How to know what is the best Team and Package in Launchpad for a specific program?

To install VirtualBox 7 on Ubuntu Desktop I need Install gcc 12.
After to did do a research I need two things mostly to work

  1. use the update-alternatives command
  2. use PPA to add a repository to work with multiples gcc

About the latter for example in many places in the web do mention about the sudo add-apt-repository ppa:ubuntu-toolchain-r/test command.

Well the Team is located at “PPA for Ubuntu Toolchain Uploads (restricted)” team and the Package is located at Toolchain test builds where appears

sudo add-apt-repository ppa:ubuntu-toolchain-r/test
sudo apt update

Note: I don’t have any issue against this team but I am just using it for the current example in general.

  1. How to know all Teams that offers gcc?
  2. How to know which is the best Team that offers gcc?
  3. How to know what is the best Package for a specific program? (gcc in this case)

I did do realize there is no stars (like amazon about customer reviews or like
Ubuntu Software) about the package itself

I am writing this post mostly for the scenarios:

  • if the maintainers stops maintaining the package
  • simply the tutorial are out of date and there is a new Team with a new gcc support.

Thanks for your understanding

I do not see why you would use a PPA just to add another version of gcc
I would add it as a package, then use update-alternatives to set which version is used.

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As you’re a virtual n00b to Linux - judging by your posts - I’d STRONGLY recommend you DO NOT INSTALL any PPA!

In another thread you started - you were having issues with the “DEB” download of VirtualBox - and when I asked why you needed that specific version - you didn’t give a clear answer - as to what the slightly later revision offered you, that the distro repo version of Virtualbox DID NOT - I think in a nutshell, you just wanted the latest version.

I’d 100% ALWAYS go for the package from my distro - I’m running Pop!_OS 22.04, and using VirtualBox (7.0.10) for a whole bunch of VMs : Oracle Linux, Red Hat, CentOS, Windows 10 and 11, and Windows Server 2019.

I’ve seen too many people who don’t know what they’re doing try to fix things by installing a DBA - I’ve seen “developers” try to install a PPA for some Ubuntu package onto Debian Jessie! WTF? Don’t do it!

What specific requirements do you need from VirtualBox that aren’t satisfied by the version that comes with your distro’s default repository?

My VirtualBox :


Sure they’re all powered off right now - but - I can run any of them any time I like…

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Agree 100%.
Stay with the package system… ALWAYS

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Thanks for the replies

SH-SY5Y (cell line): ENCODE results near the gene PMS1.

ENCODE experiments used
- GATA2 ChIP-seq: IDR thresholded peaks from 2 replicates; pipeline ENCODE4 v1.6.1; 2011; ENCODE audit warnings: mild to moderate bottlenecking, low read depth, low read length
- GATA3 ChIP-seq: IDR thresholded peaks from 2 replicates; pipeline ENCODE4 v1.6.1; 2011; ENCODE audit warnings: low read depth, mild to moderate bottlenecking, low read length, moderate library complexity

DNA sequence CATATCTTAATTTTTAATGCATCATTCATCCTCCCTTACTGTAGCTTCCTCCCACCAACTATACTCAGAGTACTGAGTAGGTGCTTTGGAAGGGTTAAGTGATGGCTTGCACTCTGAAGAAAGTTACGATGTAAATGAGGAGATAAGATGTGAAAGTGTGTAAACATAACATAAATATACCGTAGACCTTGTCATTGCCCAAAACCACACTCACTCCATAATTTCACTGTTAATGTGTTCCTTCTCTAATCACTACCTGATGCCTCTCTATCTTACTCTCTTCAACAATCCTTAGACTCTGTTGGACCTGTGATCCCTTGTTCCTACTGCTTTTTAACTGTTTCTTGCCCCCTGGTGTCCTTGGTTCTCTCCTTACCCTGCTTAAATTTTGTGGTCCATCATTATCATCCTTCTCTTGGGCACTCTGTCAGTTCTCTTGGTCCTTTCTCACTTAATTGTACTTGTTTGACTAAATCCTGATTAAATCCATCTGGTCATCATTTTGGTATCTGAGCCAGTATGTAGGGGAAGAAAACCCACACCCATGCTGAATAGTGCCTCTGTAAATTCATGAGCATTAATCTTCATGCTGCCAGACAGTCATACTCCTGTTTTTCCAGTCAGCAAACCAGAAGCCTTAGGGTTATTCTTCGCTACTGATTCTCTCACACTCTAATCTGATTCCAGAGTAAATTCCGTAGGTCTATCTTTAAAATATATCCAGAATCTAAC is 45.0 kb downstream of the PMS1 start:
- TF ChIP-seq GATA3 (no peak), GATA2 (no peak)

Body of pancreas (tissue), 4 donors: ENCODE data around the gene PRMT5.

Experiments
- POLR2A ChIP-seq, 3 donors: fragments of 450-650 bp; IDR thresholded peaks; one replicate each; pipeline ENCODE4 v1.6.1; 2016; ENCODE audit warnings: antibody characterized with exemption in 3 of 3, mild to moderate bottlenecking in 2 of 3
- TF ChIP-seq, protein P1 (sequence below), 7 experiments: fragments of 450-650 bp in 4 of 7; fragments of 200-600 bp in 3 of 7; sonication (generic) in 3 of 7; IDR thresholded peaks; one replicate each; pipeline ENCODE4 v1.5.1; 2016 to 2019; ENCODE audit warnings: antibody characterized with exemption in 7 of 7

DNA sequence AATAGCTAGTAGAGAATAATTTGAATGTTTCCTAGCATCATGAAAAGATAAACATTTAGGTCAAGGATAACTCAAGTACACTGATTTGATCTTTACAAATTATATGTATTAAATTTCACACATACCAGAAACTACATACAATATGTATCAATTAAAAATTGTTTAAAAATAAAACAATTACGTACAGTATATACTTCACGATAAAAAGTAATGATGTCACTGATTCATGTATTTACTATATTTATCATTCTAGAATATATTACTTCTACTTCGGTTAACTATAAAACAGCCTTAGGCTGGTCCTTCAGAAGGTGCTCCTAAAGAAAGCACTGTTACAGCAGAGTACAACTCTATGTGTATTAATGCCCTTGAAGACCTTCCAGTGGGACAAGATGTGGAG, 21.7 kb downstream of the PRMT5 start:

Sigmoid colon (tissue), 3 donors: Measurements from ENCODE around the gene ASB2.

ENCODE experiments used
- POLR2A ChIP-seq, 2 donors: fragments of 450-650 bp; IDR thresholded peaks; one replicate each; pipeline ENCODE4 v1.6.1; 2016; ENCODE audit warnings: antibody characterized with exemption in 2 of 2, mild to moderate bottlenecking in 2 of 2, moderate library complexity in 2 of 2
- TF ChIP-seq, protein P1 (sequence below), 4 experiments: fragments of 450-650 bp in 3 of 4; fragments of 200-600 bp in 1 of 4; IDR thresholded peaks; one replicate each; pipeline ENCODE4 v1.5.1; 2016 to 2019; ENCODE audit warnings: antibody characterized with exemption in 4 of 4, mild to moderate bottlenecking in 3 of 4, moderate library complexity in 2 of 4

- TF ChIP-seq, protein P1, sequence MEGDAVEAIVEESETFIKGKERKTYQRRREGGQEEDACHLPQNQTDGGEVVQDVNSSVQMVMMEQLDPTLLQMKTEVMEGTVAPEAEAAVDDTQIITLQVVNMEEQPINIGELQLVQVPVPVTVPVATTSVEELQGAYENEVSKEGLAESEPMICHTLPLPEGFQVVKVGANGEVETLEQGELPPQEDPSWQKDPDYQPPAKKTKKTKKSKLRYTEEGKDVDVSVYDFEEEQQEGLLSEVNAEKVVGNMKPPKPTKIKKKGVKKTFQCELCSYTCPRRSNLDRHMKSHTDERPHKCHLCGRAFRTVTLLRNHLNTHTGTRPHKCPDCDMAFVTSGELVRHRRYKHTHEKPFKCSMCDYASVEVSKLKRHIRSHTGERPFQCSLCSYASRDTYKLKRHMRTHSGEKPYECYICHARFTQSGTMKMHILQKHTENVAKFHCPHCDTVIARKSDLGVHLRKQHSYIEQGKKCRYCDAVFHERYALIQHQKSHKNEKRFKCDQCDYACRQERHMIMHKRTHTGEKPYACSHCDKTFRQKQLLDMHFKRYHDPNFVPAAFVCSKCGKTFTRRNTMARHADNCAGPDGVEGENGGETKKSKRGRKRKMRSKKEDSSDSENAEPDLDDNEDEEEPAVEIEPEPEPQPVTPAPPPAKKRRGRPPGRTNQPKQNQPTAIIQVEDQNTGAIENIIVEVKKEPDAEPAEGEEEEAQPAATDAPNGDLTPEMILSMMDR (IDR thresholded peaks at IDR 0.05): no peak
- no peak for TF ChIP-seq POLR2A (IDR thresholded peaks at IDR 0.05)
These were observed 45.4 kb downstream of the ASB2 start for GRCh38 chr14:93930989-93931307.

I do not see why you would use a PPA just to add another version of gcc
I would add it as a package, then use update-alternatives to set which version is used.

Because many (more of 90%) tutorials and threads of Stack Exchange do mention of the update-alternative and PPA (for gcc). Since yesterday (before to read) your replies I started to do a research about gcc to be installed but without PPA. BTW! Huge thanks for the link shared!!!

I’d STRONGLY recommend you DO NOT INSTALL any PPA!

I am agree, but I assumed that perhaps for some specific Teams (and packages) there is a special consideration. For example a team being 100% trustable, it such as the git case. See Download for Linux and Unix, it has:

Debian/Ubuntu

For the latest stable version for your release of Debian/Ubuntu
# apt-get install git

For Ubuntu, this PPA provides the latest stable upstream Git version
# add-apt-repository ppa:git-core/ppa # apt update; apt install git

It is the unique PPA in my system.

In another thread you started - you were having issues with the “DEB” download of VirtualBox - and when I asked why you needed that specific version - you didn’t give a clear answer - as to what the slightly later revision offered you, that the distro repo version of Virtualbox DID NOT - I think in a nutshell, you just wanted the latest version.

Like I said in the other thread, I use .deb files because I always use the latest release of the software itself, if the same provider offers directly its own official installer newer than the Ubuntu Repositories, I use it, why? Because it has new features, bugs fixes and mostly security patches.

So far, I had used the .deb file approach for Visual Studio Code, Docker, Google Chrome, Opera, Vivaldi, Mysql. It since years ago without any problem even including VirtualBox 6.1.x. Each apt update/upgrade worked fine (it does not apply for Docker and VirtualBox - uninstall and install must be accomplished). But just only for 7.0.x this current situation appeared.

So something I have always in consideration, if the same Companies offers their own .deb files. Were they tested by themselves prior to be available in their own web pages, right? For example if you go to VirtualBox, there is for Linux, for many distributions and even according their releases.